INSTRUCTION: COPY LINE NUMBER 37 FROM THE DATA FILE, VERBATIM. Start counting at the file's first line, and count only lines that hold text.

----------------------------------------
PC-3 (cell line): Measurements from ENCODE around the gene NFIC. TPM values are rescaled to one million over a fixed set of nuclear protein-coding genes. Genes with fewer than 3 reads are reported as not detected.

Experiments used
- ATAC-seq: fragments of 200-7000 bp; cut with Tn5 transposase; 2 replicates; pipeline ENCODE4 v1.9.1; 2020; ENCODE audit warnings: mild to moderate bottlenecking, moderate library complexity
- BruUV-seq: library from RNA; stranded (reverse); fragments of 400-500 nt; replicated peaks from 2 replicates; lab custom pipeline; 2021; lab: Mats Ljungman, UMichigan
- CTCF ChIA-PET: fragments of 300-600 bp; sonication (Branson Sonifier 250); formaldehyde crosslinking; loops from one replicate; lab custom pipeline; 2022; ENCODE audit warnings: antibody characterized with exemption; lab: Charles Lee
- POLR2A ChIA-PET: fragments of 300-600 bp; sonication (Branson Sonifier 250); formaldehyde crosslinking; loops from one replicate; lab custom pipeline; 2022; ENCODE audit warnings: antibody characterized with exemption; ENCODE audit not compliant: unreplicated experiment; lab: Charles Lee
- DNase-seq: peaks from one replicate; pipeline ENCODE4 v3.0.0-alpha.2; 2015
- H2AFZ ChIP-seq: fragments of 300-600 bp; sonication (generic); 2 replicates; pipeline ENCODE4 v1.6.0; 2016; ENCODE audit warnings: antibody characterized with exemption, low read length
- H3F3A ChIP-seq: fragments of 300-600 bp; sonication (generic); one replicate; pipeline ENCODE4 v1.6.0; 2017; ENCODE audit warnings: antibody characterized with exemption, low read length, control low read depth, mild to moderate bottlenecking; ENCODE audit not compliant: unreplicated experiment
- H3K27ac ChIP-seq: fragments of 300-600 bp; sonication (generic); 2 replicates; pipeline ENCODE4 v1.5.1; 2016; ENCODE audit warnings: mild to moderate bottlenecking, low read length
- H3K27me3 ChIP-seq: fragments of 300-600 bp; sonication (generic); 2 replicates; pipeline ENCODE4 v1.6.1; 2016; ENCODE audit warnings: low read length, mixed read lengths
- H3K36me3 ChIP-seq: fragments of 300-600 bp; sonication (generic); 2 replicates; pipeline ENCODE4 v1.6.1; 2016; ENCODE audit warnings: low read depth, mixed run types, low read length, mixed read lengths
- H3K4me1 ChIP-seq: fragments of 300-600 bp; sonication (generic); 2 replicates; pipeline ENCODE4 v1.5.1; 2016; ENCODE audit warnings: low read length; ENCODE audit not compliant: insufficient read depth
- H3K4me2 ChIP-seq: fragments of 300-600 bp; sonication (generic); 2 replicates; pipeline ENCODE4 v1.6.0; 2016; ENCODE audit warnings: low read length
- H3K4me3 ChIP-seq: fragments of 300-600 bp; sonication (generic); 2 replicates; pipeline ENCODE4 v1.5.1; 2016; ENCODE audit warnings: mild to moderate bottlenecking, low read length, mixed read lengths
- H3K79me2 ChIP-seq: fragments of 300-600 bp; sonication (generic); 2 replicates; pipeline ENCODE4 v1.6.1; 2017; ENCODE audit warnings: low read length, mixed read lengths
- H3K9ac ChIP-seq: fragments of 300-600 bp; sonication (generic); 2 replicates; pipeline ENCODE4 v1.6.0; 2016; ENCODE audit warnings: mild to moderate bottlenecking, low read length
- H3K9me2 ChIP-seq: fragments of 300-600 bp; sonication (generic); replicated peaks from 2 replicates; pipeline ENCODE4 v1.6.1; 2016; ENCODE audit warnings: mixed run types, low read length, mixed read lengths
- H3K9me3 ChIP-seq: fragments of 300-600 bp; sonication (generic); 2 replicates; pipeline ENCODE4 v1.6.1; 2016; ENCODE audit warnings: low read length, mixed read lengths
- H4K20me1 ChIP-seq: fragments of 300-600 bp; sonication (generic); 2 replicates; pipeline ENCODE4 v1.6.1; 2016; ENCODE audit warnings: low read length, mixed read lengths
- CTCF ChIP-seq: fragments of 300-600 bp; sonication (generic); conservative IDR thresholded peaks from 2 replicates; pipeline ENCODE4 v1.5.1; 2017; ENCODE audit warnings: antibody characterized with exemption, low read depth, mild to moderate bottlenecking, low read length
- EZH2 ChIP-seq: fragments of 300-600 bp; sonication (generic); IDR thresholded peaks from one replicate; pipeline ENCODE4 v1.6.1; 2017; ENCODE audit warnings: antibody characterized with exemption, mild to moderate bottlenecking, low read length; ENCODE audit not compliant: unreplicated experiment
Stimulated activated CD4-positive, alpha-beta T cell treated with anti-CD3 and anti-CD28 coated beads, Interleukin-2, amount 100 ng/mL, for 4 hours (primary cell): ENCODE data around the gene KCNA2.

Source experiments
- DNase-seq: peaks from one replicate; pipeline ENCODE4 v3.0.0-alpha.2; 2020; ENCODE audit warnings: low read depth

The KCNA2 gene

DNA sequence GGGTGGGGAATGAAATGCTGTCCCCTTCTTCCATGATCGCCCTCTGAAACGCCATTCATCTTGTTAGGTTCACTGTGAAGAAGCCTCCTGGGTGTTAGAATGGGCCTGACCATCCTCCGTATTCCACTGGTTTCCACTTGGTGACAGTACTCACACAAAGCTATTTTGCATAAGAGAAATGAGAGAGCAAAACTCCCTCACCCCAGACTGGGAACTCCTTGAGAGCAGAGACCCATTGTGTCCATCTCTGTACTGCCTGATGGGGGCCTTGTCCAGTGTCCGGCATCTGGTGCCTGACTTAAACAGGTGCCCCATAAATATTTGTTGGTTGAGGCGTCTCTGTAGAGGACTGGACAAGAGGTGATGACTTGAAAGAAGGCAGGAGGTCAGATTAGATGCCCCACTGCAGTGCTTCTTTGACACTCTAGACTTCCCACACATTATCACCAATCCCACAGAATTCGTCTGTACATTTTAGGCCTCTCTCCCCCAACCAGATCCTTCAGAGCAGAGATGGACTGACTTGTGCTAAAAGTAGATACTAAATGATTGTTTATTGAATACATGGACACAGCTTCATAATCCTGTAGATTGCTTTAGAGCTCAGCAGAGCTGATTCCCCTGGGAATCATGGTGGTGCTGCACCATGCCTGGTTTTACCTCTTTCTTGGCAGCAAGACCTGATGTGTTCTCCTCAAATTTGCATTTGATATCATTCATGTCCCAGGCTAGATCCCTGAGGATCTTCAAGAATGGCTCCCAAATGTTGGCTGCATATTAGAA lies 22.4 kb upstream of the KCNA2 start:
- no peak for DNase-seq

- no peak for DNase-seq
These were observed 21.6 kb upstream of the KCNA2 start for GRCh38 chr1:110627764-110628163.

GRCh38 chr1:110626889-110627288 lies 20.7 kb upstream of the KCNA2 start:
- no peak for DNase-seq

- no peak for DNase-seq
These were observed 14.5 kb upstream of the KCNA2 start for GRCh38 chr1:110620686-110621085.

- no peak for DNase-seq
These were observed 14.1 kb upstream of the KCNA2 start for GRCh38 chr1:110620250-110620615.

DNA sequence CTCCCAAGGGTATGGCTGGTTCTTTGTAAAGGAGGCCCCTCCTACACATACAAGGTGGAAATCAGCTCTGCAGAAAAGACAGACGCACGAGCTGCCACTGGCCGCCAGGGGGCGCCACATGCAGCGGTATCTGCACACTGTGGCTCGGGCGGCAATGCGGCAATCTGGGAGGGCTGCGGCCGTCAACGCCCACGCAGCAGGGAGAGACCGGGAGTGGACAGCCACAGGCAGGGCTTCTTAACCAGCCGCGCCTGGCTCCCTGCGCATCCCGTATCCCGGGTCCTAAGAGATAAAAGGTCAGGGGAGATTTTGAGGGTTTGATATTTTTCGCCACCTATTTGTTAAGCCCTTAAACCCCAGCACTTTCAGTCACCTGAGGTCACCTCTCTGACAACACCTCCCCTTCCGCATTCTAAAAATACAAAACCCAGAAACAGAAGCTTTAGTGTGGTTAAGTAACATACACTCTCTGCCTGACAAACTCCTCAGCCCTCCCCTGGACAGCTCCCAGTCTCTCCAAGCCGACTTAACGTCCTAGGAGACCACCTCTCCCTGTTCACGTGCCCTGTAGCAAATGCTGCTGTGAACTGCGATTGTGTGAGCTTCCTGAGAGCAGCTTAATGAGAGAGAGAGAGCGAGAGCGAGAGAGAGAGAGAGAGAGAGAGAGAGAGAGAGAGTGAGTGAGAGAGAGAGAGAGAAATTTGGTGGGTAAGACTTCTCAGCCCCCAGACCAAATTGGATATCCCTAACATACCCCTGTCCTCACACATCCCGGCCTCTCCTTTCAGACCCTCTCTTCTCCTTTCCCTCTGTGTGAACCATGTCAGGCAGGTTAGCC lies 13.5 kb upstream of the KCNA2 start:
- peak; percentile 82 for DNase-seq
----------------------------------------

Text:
DNA sequence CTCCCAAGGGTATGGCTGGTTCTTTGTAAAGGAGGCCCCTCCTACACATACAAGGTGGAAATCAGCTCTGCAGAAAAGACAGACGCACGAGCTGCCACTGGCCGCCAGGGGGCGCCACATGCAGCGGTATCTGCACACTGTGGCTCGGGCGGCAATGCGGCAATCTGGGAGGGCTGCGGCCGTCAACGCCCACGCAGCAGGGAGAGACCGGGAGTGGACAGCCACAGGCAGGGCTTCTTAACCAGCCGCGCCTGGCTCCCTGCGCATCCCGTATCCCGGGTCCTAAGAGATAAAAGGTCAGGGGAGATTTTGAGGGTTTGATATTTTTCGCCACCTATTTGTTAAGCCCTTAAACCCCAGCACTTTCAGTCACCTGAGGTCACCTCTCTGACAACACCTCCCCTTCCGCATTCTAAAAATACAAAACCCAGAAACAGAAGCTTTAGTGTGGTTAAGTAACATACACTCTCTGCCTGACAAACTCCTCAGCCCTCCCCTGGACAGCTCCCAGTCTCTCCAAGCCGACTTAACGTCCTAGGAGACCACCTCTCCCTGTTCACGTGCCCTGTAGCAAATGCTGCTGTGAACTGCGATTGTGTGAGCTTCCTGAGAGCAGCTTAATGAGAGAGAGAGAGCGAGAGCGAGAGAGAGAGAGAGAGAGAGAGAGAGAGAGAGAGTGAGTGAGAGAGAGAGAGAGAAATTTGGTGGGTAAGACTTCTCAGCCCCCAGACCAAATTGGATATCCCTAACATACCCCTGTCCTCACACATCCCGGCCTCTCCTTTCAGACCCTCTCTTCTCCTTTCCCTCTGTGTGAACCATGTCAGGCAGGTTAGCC lies 13.5 kb upstream of the KCNA2 start: